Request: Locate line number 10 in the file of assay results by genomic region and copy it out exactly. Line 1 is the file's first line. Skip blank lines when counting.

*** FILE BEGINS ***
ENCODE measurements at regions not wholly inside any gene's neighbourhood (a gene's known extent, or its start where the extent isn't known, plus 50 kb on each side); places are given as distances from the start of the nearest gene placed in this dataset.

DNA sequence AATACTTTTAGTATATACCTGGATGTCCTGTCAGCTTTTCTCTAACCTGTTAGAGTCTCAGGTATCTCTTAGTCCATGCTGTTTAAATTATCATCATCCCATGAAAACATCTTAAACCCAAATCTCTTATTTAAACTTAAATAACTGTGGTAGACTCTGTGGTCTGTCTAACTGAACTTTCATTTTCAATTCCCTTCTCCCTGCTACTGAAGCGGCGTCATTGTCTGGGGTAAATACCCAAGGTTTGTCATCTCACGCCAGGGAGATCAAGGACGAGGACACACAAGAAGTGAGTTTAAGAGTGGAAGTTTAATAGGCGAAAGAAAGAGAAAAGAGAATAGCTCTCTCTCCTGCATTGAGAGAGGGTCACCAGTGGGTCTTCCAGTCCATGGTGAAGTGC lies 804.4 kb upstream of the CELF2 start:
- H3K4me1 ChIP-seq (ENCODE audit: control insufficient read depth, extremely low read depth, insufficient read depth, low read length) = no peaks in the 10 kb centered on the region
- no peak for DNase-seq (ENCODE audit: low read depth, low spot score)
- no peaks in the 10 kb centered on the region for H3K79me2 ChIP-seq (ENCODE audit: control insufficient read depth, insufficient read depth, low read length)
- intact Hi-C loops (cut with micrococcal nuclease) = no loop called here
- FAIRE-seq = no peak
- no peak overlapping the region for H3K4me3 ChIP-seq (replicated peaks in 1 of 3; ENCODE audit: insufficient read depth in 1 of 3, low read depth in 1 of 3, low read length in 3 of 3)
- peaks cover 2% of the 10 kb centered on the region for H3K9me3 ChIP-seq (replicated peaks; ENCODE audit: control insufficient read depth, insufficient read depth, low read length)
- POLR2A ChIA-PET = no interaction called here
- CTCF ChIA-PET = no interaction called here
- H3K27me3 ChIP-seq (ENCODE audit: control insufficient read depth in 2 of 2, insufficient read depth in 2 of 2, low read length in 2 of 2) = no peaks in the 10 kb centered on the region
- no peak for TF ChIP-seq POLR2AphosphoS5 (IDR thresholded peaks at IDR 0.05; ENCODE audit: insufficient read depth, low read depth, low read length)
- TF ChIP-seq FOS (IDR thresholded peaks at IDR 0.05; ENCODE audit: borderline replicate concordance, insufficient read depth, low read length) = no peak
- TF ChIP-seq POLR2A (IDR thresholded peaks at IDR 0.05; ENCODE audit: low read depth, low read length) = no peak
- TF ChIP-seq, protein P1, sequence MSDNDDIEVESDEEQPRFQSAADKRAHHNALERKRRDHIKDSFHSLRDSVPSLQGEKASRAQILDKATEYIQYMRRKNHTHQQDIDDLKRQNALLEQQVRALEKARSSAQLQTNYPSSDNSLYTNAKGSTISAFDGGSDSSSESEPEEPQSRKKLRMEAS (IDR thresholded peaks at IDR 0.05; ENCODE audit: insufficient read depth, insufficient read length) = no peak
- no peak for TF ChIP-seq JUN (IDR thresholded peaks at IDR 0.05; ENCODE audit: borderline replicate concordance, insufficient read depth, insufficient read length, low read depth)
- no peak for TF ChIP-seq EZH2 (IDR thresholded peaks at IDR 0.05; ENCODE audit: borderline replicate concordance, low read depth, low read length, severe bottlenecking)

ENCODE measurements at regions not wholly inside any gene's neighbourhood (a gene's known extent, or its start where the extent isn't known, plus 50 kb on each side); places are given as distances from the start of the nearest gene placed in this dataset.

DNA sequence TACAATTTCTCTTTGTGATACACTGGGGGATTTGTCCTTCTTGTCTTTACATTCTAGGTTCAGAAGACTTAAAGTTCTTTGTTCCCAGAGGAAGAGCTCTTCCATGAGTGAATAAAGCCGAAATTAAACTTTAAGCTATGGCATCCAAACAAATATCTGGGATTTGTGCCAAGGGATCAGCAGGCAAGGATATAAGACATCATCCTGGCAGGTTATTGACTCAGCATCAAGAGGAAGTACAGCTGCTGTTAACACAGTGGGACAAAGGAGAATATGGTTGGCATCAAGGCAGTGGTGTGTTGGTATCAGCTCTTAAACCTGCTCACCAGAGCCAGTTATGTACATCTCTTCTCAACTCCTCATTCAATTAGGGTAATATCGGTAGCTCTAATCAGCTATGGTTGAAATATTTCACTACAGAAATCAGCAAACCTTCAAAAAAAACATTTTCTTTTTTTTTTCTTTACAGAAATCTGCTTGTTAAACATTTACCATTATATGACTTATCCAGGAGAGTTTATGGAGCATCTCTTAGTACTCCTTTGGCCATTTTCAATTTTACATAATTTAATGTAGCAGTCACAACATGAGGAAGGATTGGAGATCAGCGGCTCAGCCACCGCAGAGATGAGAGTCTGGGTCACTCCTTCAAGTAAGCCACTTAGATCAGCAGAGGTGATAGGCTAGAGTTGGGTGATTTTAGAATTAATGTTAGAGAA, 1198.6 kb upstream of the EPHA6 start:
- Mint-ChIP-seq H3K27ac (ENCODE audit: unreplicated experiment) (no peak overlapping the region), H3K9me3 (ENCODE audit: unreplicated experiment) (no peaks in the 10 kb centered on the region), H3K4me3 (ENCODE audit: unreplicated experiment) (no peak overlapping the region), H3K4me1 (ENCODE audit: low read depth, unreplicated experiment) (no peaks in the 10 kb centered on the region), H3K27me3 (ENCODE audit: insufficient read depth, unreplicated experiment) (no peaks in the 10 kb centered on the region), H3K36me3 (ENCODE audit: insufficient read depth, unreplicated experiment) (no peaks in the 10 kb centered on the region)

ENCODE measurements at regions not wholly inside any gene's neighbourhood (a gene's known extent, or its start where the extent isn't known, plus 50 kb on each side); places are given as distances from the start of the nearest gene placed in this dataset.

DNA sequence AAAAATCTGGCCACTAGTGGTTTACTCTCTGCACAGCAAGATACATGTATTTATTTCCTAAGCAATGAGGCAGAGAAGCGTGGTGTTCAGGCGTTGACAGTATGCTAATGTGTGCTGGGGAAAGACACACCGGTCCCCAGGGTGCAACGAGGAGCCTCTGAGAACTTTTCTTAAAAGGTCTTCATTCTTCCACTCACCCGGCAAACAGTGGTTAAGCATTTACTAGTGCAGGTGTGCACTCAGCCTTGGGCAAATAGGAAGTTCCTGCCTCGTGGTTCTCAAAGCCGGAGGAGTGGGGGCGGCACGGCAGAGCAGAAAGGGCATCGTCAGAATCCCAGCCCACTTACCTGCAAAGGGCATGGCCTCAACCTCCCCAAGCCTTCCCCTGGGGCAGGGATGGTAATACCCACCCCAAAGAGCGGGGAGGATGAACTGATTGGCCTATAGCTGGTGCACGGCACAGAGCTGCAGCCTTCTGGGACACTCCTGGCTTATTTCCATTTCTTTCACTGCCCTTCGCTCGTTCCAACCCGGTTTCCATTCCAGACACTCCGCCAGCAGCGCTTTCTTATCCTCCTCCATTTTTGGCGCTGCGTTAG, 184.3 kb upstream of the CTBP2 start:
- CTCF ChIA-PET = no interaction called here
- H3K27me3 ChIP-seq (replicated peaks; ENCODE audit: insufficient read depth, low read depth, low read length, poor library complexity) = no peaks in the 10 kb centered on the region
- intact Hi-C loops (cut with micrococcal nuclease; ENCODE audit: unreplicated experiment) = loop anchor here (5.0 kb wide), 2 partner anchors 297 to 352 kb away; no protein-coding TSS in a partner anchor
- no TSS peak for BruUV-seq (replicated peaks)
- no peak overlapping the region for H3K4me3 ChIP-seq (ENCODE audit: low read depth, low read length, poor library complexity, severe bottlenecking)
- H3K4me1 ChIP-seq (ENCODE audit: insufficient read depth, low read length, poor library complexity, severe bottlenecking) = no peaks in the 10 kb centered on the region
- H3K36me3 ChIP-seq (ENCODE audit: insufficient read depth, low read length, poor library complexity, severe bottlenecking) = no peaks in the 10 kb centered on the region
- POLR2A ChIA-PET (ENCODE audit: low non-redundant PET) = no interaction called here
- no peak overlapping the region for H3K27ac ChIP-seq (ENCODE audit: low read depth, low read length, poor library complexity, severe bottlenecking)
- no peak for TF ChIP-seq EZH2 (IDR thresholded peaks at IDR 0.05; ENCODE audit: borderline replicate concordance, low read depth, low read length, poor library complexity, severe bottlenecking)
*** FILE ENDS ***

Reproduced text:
- POLR2A ChIA-PET = no interaction called here